A quick gander easily persuades one of the advantages of living in such a nice neighborhood. While viewing the Troth parade on Magazine Avenue, near the Whole Food's store on Joseph Street, I met an older lady city sitting on a bench. I asked if I could join her, as I was tired of standing and dodging the rapid-fire barrage of beads emanating from the floats. She politely moved over, and welcomed me. It was sunny and about 60, but she was wearing a Chinese-communist-style head covering more suitable to those actively engaged in the Korean War, but I said nary a word even when her ear flaps fluttered in the gentle breezes like a Cocker Spaniel's ears. I would periodically return to our friends and fellow partiers at the intersection of Joseph and Magazine, but kept returning to my new Chi-Com friend. On one such occasion she gave me a toy New Orleans Saints football, she somehow retrieved from the crowd. I thanked her, and we exchanged names. Hers was Peaches, although she spurned the conventional two-syllable version, instead choosing eight.
Regrettably, we were not as fortunate as in years past in encountering extremely bizarre people. I did chat briefly with our transgender acquaintance while entering Patrick's Bar Vin. Earlier she had emailed our host in an unsuccessful attempt to inveigle an invitation to stay in his apartment. She greeted me icily, forsaking her usual air kiss, and moved on.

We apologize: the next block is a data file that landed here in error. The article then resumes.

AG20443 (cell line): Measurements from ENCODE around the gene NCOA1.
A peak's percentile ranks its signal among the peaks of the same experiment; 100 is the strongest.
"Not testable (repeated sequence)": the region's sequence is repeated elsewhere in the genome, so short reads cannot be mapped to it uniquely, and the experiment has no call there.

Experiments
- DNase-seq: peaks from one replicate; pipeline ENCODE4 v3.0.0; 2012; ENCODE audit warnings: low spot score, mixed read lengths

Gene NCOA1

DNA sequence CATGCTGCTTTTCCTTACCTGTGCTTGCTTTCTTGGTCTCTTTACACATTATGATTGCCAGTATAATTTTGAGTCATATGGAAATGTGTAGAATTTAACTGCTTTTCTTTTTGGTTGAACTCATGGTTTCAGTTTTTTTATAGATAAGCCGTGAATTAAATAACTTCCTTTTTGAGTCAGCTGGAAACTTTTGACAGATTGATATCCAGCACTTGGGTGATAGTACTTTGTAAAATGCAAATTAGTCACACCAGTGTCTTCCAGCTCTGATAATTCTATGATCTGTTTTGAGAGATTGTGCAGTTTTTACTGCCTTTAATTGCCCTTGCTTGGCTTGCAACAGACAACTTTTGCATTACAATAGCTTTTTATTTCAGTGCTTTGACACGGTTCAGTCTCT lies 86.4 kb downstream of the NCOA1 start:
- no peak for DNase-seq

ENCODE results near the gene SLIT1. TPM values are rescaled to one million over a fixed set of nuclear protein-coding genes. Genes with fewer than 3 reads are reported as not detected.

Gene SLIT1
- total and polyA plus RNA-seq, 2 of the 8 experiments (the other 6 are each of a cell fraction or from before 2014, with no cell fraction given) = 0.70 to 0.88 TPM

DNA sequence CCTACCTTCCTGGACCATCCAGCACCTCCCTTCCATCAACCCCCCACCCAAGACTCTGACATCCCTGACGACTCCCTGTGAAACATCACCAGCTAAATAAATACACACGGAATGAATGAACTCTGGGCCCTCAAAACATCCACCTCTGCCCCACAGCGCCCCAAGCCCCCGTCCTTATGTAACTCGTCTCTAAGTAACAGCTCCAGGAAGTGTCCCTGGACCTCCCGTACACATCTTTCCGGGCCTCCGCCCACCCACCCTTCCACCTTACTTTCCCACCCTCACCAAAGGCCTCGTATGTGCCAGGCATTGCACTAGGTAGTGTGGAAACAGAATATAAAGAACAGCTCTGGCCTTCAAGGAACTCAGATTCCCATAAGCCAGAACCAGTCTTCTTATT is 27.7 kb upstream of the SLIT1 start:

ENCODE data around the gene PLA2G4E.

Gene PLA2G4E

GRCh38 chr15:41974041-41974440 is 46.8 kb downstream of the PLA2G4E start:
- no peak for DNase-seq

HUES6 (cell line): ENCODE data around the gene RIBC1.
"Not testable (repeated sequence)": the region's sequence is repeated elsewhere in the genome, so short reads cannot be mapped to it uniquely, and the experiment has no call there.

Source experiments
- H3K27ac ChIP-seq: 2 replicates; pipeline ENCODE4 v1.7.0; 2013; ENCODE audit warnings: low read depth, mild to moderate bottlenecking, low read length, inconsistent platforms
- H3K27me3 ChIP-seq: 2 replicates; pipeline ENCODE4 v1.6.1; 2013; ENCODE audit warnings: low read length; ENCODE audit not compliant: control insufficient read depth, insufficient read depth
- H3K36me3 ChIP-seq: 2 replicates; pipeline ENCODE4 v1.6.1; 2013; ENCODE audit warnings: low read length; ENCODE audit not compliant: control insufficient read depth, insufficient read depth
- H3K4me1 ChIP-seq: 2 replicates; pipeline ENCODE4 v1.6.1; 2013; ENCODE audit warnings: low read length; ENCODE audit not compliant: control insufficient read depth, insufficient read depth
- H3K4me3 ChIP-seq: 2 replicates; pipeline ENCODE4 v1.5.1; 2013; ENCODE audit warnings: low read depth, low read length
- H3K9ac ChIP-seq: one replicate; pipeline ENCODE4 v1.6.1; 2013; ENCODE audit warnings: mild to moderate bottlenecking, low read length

Patrick's continues to be the most fertile spot for the unusual, not the least being Patrick himself who on one evening wore a black top hat on his baldish pate and a pink velvet sports coat. It would be difficult for many men to pull this off, but not Patrick. While drinking a glass of wine innocuously on one of his couches, I sat betwixt a buxom woman dressed like Marie Antoinette and an attractive older woman, roughly my age, wearing all black, as though she was on her way to a funeral. The latter told me that she used to be a Playboy bunny and once was Miss April 1969. She explained that the former Playmates now have reunions and such. One doesn't often think of Miss April getting old.
A few weeks ago, Judy returned to KC so I was batching it in Sanibel. I dined alone at Traders and sat at the bar. Inexplicably, I chatted with the couple next to me. They were originally from Rochester and now live full time in Sanibel. During the course of conversation Bob mentioned he has been into music all his life, and I told him I was an aspiring banjo player. He became animated and said he had a gig coming up in a few weeks, and a few of the songs he would be doing would sound better with a banjo accent.
A few days later, and after forewarning him of my limitations, I drove to his house banjo in hand. I was a wee bit nervous. He has a small recording studio, and he had written the chords for several songs for me to follow. We went through it a few times trying varying keys, and it wasn’t too bad. He has a nice singing voice, and this was the first time I’ve tried to play with someone singing. He would switch from rhythm guitar to piano, and I played some relatively simple rolls.